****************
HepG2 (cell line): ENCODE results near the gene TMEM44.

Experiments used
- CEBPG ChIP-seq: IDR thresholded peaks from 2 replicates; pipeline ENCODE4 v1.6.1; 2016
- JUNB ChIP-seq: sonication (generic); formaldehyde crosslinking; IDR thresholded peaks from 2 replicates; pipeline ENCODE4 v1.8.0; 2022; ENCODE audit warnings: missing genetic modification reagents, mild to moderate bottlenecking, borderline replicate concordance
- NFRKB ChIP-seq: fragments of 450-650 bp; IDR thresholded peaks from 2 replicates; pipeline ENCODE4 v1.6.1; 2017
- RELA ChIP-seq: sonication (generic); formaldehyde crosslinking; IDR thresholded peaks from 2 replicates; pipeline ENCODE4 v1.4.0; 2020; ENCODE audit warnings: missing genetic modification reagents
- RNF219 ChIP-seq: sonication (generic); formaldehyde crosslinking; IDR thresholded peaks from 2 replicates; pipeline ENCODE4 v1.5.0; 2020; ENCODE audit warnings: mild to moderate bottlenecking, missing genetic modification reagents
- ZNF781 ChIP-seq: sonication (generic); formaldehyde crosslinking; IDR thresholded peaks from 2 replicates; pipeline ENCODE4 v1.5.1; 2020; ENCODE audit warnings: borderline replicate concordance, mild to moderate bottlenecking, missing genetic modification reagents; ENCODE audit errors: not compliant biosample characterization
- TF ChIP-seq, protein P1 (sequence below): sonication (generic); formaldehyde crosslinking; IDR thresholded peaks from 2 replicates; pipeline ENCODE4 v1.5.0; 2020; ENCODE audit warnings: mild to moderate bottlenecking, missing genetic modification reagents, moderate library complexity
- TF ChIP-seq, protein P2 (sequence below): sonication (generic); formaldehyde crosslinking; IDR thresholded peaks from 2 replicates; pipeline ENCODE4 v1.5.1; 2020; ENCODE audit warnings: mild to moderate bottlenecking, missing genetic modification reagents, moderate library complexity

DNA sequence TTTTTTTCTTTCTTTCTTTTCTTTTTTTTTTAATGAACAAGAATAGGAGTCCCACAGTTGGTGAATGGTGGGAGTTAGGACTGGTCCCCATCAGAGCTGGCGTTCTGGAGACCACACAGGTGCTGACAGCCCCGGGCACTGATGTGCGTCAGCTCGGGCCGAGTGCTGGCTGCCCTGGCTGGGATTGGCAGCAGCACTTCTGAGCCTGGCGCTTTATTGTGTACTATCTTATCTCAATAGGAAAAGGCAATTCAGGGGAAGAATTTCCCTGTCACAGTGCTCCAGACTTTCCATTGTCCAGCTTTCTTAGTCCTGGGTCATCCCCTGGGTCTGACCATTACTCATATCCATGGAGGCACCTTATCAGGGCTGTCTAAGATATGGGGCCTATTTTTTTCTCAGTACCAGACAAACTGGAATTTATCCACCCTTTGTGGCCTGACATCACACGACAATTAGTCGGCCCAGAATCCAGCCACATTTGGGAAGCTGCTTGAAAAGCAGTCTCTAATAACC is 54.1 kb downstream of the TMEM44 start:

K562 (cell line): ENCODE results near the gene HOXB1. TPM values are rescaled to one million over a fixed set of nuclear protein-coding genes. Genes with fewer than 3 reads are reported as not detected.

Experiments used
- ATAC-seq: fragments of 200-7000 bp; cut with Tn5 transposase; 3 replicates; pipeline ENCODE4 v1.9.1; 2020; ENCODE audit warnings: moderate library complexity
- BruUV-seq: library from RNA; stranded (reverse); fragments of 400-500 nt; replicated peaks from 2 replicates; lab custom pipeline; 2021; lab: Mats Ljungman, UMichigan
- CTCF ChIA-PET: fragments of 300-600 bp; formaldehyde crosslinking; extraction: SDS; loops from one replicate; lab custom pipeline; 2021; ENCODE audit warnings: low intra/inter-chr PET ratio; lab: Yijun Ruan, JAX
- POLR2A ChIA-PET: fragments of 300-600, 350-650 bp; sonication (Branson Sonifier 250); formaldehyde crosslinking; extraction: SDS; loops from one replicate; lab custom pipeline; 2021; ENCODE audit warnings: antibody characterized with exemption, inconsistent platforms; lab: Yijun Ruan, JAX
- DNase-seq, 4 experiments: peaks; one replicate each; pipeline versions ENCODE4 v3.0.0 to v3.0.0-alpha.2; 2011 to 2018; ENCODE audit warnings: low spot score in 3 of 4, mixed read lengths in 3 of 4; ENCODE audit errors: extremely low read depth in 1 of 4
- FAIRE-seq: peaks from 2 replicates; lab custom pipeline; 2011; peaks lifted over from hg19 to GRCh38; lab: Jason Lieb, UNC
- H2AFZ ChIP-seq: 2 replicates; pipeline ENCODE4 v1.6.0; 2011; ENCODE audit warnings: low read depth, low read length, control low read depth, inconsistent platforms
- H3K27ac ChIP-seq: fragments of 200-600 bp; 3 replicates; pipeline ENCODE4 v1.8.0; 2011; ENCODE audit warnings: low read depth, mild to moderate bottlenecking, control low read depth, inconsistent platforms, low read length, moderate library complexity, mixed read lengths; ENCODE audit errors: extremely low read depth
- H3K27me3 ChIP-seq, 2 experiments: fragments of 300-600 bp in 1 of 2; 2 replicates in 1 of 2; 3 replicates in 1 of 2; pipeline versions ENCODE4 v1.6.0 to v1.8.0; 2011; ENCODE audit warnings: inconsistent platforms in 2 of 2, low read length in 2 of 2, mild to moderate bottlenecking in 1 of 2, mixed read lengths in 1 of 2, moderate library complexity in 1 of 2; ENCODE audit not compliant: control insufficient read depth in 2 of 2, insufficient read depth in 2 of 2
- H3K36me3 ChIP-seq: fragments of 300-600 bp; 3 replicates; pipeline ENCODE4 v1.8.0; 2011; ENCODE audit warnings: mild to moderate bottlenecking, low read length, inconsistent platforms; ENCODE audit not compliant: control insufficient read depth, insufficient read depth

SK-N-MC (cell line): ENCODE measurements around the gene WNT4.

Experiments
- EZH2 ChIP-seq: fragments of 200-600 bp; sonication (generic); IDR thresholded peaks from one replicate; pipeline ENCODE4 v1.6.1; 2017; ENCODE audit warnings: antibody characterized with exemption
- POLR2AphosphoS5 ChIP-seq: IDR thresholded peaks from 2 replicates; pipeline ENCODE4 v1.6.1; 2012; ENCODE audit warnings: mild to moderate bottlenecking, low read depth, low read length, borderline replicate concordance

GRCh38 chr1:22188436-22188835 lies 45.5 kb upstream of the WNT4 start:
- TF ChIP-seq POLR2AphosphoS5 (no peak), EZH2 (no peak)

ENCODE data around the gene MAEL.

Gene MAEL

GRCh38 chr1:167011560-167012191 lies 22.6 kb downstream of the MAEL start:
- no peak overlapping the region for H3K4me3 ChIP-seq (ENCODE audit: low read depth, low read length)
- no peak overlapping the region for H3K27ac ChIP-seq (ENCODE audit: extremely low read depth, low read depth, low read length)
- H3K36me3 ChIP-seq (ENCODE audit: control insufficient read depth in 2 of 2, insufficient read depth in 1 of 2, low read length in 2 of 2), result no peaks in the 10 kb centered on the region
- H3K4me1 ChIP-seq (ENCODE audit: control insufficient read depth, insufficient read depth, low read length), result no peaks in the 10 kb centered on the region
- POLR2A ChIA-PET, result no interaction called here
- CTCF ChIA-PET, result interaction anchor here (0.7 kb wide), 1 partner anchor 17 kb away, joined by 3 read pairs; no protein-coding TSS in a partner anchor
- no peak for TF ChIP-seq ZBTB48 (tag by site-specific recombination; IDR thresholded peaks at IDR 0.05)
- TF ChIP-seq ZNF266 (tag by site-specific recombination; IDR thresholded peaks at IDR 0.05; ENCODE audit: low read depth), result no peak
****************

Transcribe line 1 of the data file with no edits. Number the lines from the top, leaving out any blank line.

HepG2 (cell line): ENCODE results near the gene TMEM44.